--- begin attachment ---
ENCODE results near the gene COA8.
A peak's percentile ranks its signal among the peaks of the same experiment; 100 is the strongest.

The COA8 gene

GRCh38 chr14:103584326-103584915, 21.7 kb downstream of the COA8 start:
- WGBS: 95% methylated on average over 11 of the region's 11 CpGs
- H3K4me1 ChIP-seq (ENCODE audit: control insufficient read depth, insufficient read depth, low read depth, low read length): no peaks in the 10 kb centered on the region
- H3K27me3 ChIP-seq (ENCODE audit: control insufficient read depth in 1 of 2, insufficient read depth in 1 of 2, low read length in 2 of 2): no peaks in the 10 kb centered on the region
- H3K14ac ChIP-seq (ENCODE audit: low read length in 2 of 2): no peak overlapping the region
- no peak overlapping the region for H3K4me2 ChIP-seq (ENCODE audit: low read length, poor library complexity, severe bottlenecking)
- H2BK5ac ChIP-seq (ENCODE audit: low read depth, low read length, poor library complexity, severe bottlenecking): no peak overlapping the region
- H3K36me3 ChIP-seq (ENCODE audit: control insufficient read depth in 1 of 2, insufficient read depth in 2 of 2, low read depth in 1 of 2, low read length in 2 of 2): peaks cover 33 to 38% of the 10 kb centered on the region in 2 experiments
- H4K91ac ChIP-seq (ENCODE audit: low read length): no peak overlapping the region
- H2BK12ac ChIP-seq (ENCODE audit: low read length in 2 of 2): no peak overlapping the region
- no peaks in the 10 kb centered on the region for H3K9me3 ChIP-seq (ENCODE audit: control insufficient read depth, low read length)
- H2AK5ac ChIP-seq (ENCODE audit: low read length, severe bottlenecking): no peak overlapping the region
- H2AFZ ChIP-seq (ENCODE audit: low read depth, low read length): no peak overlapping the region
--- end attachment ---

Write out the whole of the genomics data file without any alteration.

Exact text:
ENCODE results near the gene COA8.
A peak's percentile ranks its signal among the peaks of the same experiment; 100 is the strongest.

The COA8 gene

GRCh38 chr14:103584326-103584915, 21.7 kb downstream of the COA8 start:
- WGBS: 95% methylated on average over 11 of the region's 11 CpGs
- H3K4me1 ChIP-seq (ENCODE audit: control insufficient read depth, insufficient read depth, low read depth, low read length): no peaks in the 10 kb centered on the region
- H3K27me3 ChIP-seq (ENCODE audit: control insufficient read depth in 1 of 2, insufficient read depth in 1 of 2, low read length in 2 of 2): no peaks in the 10 kb centered on the region
- H3K14ac ChIP-seq (ENCODE audit: low read length in 2 of 2): no peak overlapping the region
- no peak overlapping the region for H3K4me2 ChIP-seq (ENCODE audit: low read length, poor library complexity, severe bottlenecking)
- H2BK5ac ChIP-seq (ENCODE audit: low read depth, low read length, poor library complexity, severe bottlenecking): no peak overlapping the region
- H3K36me3 ChIP-seq (ENCODE audit: control insufficient read depth in 1 of 2, insufficient read depth in 2 of 2, low read depth in 1 of 2, low read length in 2 of 2): peaks cover 33 to 38% of the 10 kb centered on the region in 2 experiments
- H4K91ac ChIP-seq (ENCODE audit: low read length): no peak overlapping the region
- H2BK12ac ChIP-seq (ENCODE audit: low read length in 2 of 2): no peak overlapping the region
- no peaks in the 10 kb centered on the region for H3K9me3 ChIP-seq (ENCODE audit: control insufficient read depth, low read length)
- H2AK5ac ChIP-seq (ENCODE audit: low read length, severe bottlenecking): no peak overlapping the region
- H2AFZ ChIP-seq (ENCODE audit: low read depth, low read length): no peak overlapping the region